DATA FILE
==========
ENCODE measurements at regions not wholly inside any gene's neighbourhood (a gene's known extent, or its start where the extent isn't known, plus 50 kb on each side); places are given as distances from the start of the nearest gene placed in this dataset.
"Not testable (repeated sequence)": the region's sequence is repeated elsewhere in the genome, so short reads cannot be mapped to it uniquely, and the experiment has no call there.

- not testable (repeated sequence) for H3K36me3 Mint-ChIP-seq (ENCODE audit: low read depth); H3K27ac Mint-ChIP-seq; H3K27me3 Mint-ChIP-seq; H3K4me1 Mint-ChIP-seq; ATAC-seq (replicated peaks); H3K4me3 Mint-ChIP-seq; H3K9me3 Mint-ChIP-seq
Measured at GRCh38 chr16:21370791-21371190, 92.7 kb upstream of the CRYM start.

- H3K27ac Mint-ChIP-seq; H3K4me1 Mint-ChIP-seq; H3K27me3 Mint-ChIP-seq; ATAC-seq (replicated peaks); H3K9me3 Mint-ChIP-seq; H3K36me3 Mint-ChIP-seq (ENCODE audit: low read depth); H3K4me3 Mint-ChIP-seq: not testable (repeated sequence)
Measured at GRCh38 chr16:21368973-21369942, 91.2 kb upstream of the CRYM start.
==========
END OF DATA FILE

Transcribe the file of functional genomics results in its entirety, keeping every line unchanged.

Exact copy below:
ENCODE measurements at regions not wholly inside any gene's neighbourhood (a gene's known extent, or its start where the extent isn't known, plus 50 kb on each side); places are given as distances from the start of the nearest gene placed in this dataset.
"Not testable (repeated sequence)": the region's sequence is repeated elsewhere in the genome, so short reads cannot be mapped to it uniquely, and the experiment has no call there.

- not testable (repeated sequence) for H3K36me3 Mint-ChIP-seq (ENCODE audit: low read depth); H3K27ac Mint-ChIP-seq; H3K27me3 Mint-ChIP-seq; H3K4me1 Mint-ChIP-seq; ATAC-seq (replicated peaks); H3K4me3 Mint-ChIP-seq; H3K9me3 Mint-ChIP-seq
Measured at GRCh38 chr16:21370791-21371190, 92.7 kb upstream of the CRYM start.

- H3K27ac Mint-ChIP-seq; H3K4me1 Mint-ChIP-seq; H3K27me3 Mint-ChIP-seq; ATAC-seq (replicated peaks); H3K9me3 Mint-ChIP-seq; H3K36me3 Mint-ChIP-seq (ENCODE audit: low read depth); H3K4me3 Mint-ChIP-seq: not testable (repeated sequence)
Measured at GRCh38 chr16:21368973-21369942, 91.2 kb upstream of the CRYM start.